Heesen said his prediction is not just based on the fact that China has a huge market--it is also based on the key role the country plays in the global industrial chain.
In China's burgeoning venture capital market last year, TMT kept the same dominant domestic role it had played in its nascent stage a few years ago.
The TMT sector was undoubtedly among those favored by venture capitalists. According to Zero2IPO, one of the leading integrated service providers in China's venture capital and private equity industry, though a downward trend occurred in the second half of last year, investment and the number of cases within the IT sector still dominated the market overall, with capital input accounting for 62.1 percent of total investments.
Mergers and acquisitions in the TMT sector were also active in 2006. Zero2IPO's China Merger and Acquisition Market Annual Report 2006 showed 101 mergers and acquisitions took place in China's TMT, health care and energy sectors last year. Some 79 belonged to TMT-related companies alone, 45 of which involve a total capital of $2.178 billion.
According to NVCA, media and entertainment, energy and Internet-specific sectors will continue to see growth in venture capital this year.
Match point--digital convergence
The latest report from Deloitte's TMT Industry Group forecast an overwhelming trend of TMT activity in the global market.
The report pointed out that from 2005 to 2010 at least $1 trillion could be generated from converged TMT products or services. Voice over Internet Protocol (VoIP), or phone service through the Internet, is considered the most important of these converged services. Revenue from VoIP alone could total $1 trillion by 2010.
The convergence can also be seen with other products like new-generation digital music players, home theater systems, home video phones and web-based enterprise cooperating platforms. Those are expected to generate a market of $90 billion by 2010 and a total of $360 billion over the next five years.
The report also predicted that by 2010, revenues of $60 billion could be generated from web-based enterprise coordinating services, $55 billion from IPTV, $50 billion from mobile phone content services, $35 billion from online gaming and $20 billion from online music.
Charles Yen, Leader of Deloitte China's TMT Group, said the development of TMT is promising in the Asia-Pacific Region. TMT companies have skyrocketed in the region during the past three years, with an average annual increase of 412 percent. The pace in China is especially outstanding and compares to these rates.
But Yen also said the enterprises in the Asia-Pacific Region should learn from the experienced companies in Europe and America. They should enhance their competence in research and development.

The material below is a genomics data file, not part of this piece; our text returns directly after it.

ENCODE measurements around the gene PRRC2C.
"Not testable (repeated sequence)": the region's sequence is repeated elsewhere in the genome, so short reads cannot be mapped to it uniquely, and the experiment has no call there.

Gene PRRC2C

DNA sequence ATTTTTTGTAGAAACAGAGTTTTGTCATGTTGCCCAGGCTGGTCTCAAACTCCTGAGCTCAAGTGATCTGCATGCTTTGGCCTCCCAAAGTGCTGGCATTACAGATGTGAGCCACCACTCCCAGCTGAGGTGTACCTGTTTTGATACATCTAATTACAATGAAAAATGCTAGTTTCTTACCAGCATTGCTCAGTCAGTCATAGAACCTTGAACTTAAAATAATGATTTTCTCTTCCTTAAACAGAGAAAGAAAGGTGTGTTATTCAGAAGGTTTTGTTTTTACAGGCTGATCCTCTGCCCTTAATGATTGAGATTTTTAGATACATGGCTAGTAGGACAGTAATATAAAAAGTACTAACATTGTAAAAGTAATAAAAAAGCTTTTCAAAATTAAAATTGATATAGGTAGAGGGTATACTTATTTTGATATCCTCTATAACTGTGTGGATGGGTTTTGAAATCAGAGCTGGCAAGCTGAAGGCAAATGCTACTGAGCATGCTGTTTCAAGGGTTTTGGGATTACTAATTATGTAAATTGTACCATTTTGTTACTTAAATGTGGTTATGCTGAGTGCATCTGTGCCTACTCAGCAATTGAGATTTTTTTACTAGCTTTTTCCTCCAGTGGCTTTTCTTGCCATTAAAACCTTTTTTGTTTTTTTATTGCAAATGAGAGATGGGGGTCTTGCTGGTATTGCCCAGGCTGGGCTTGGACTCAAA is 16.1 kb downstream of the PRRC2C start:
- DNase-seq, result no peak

According to Yen, China has a great talent pool and a sound infrastructure to build a thriving TMT industry. But those are not the only keys to success. It will not be able to take advantage of its low labor costs for a long time.
"I suggest the country's TMT enterprises focus on their research and development, which is the key to their success," said Yen.
Yen continued to say that although "convergence" is a modern word for the TMT industry, real convergence has yet become reality. "TMT companies need to change their existing business model," said Yen.
As examples, he gives online newspapers and online music, both candidates of converged products or services. Even though newspapers invest much on building websites and developing free reader services on the Internet, they gain little from their online stories, according to Yen.
By contrast, online music services have successfully shifted their focus as far as including mobile phone users. Ring tone sales in the domestic market are expected to reach $5 billion by 2008, about 10 times higher than what domestic online music sales were in 2004.
Yen said the diversity of the mobile phone ring tone market ensures large profits from the online music business. In his opinion, if the Chinese media want to make a name for themselves online, they need to address their web business structure.
Wang Jin, from Analysys International, also believed innovative minds are urgently needed in the TMT arena. It is only through the creation of innovative products that companies can secure a leading place in the avant-garde of these technological markets.
(Beijing Review, April 20, 2007)